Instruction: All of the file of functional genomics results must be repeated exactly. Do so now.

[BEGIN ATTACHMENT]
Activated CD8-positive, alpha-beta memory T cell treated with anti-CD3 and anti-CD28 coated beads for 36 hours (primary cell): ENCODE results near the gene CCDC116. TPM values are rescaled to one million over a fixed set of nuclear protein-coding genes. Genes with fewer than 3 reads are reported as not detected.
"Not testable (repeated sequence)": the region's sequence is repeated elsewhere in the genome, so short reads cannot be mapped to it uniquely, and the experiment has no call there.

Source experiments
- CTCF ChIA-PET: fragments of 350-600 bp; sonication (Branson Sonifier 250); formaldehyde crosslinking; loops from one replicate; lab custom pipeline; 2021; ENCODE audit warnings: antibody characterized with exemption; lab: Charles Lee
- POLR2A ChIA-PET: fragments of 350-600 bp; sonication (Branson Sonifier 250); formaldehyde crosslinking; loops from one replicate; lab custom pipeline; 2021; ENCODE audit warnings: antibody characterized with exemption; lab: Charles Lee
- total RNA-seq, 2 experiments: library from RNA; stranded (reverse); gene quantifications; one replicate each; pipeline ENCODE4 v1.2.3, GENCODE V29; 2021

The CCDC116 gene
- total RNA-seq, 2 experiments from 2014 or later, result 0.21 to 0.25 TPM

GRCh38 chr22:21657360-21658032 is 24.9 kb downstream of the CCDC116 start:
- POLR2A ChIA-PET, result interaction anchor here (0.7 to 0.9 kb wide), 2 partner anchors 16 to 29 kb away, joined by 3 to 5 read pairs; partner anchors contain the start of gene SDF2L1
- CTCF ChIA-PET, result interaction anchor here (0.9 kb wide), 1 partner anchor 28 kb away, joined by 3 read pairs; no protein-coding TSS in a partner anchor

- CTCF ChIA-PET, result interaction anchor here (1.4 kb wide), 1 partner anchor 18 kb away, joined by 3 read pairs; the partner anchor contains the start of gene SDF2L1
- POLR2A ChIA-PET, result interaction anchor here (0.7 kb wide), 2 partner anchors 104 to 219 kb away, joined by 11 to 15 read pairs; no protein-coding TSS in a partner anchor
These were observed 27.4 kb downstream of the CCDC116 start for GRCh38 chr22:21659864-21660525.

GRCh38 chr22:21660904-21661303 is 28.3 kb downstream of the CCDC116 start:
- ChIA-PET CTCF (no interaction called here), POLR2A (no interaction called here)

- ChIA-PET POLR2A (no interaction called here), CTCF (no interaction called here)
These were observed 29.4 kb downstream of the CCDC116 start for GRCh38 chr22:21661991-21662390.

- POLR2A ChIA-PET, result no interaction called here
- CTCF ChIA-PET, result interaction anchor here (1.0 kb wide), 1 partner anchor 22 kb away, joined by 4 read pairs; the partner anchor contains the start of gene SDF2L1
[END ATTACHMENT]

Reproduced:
Activated CD8-positive, alpha-beta memory T cell treated with anti-CD3 and anti-CD28 coated beads for 36 hours (primary cell): ENCODE results near the gene CCDC116. TPM values are rescaled to one million over a fixed set of nuclear protein-coding genes. Genes with fewer than 3 reads are reported as not detected.
"Not testable (repeated sequence)": the region's sequence is repeated elsewhere in the genome, so short reads cannot be mapped to it uniquely, and the experiment has no call there.

Source experiments
- CTCF ChIA-PET: fragments of 350-600 bp; sonication (Branson Sonifier 250); formaldehyde crosslinking; loops from one replicate; lab custom pipeline; 2021; ENCODE audit warnings: antibody characterized with exemption; lab: Charles Lee
- POLR2A ChIA-PET: fragments of 350-600 bp; sonication (Branson Sonifier 250); formaldehyde crosslinking; loops from one replicate; lab custom pipeline; 2021; ENCODE audit warnings: antibody characterized with exemption; lab: Charles Lee
- total RNA-seq, 2 experiments: library from RNA; stranded (reverse); gene quantifications; one replicate each; pipeline ENCODE4 v1.2.3, GENCODE V29; 2021

The CCDC116 gene
- total RNA-seq, 2 experiments from 2014 or later, result 0.21 to 0.25 TPM

GRCh38 chr22:21657360-21658032 is 24.9 kb downstream of the CCDC116 start:
- POLR2A ChIA-PET, result interaction anchor here (0.7 to 0.9 kb wide), 2 partner anchors 16 to 29 kb away, joined by 3 to 5 read pairs; partner anchors contain the start of gene SDF2L1
- CTCF ChIA-PET, result interaction anchor here (0.9 kb wide), 1 partner anchor 28 kb away, joined by 3 read pairs; no protein-coding TSS in a partner anchor

- CTCF ChIA-PET, result interaction anchor here (1.4 kb wide), 1 partner anchor 18 kb away, joined by 3 read pairs; the partner anchor contains the start of gene SDF2L1
- POLR2A ChIA-PET, result interaction anchor here (0.7 kb wide), 2 partner anchors 104 to 219 kb away, joined by 11 to 15 read pairs; no protein-coding TSS in a partner anchor
These were observed 27.4 kb downstream of the CCDC116 start for GRCh38 chr22:21659864-21660525.

GRCh38 chr22:21660904-21661303 is 28.3 kb downstream of the CCDC116 start:
- ChIA-PET CTCF (no interaction called here), POLR2A (no interaction called here)

- ChIA-PET POLR2A (no interaction called here), CTCF (no interaction called here)
These were observed 29.4 kb downstream of the CCDC116 start for GRCh38 chr22:21661991-21662390.

- POLR2A ChIA-PET, result no interaction called here
- CTCF ChIA-PET, result interaction anchor here (1.0 kb wide), 1 partner anchor 22 kb away, joined by 4 read pairs; the partner anchor contains the start of gene SDF2L1